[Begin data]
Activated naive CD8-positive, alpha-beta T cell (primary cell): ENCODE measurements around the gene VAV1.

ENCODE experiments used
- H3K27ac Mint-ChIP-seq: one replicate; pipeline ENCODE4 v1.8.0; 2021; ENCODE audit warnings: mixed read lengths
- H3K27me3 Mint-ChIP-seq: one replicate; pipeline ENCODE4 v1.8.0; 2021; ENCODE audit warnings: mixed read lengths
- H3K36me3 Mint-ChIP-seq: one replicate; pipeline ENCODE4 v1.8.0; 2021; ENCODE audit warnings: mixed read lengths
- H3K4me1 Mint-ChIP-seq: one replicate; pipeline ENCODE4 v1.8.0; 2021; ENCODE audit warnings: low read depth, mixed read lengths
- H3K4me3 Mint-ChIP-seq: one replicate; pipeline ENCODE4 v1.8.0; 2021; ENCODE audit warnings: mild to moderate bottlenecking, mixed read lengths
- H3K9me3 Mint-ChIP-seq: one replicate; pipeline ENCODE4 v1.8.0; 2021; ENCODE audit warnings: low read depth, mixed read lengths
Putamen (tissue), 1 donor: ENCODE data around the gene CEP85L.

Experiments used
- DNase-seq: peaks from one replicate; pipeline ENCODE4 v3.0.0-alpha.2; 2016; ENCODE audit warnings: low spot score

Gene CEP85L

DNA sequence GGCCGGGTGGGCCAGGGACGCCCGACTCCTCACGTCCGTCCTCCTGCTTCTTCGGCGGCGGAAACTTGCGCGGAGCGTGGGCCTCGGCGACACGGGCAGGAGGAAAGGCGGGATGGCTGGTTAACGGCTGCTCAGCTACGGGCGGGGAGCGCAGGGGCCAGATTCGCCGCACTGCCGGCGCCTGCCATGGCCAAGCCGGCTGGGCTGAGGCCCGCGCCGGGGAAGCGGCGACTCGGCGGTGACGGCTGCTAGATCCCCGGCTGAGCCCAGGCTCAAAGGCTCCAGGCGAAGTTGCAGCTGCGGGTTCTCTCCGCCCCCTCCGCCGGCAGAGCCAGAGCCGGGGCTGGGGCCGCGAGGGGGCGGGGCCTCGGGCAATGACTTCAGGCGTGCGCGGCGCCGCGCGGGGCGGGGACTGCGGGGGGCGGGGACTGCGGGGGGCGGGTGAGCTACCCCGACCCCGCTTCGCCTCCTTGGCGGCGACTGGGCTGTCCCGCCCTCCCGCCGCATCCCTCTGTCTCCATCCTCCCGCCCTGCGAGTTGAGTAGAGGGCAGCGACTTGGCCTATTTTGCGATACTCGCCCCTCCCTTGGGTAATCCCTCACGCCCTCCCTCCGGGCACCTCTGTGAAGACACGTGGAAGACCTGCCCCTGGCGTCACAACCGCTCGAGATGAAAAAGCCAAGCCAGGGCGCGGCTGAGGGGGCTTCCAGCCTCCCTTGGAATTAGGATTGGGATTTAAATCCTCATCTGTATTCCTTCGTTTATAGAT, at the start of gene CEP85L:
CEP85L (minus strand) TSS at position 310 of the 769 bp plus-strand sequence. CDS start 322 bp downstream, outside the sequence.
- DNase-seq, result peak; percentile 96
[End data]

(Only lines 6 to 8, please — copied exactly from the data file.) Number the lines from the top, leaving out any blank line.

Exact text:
- H3K4me1 Mint-ChIP-seq: one replicate; pipeline ENCODE4 v1.8.0; 2021; ENCODE audit warnings: low read depth, mixed read lengths
- H3K4me3 Mint-ChIP-seq: one replicate; pipeline ENCODE4 v1.8.0; 2021; ENCODE audit warnings: mild to moderate bottlenecking, mixed read lengths
- H3K9me3 Mint-ChIP-seq: one replicate; pipeline ENCODE4 v1.8.0; 2021; ENCODE audit warnings: low read depth, mixed read lengths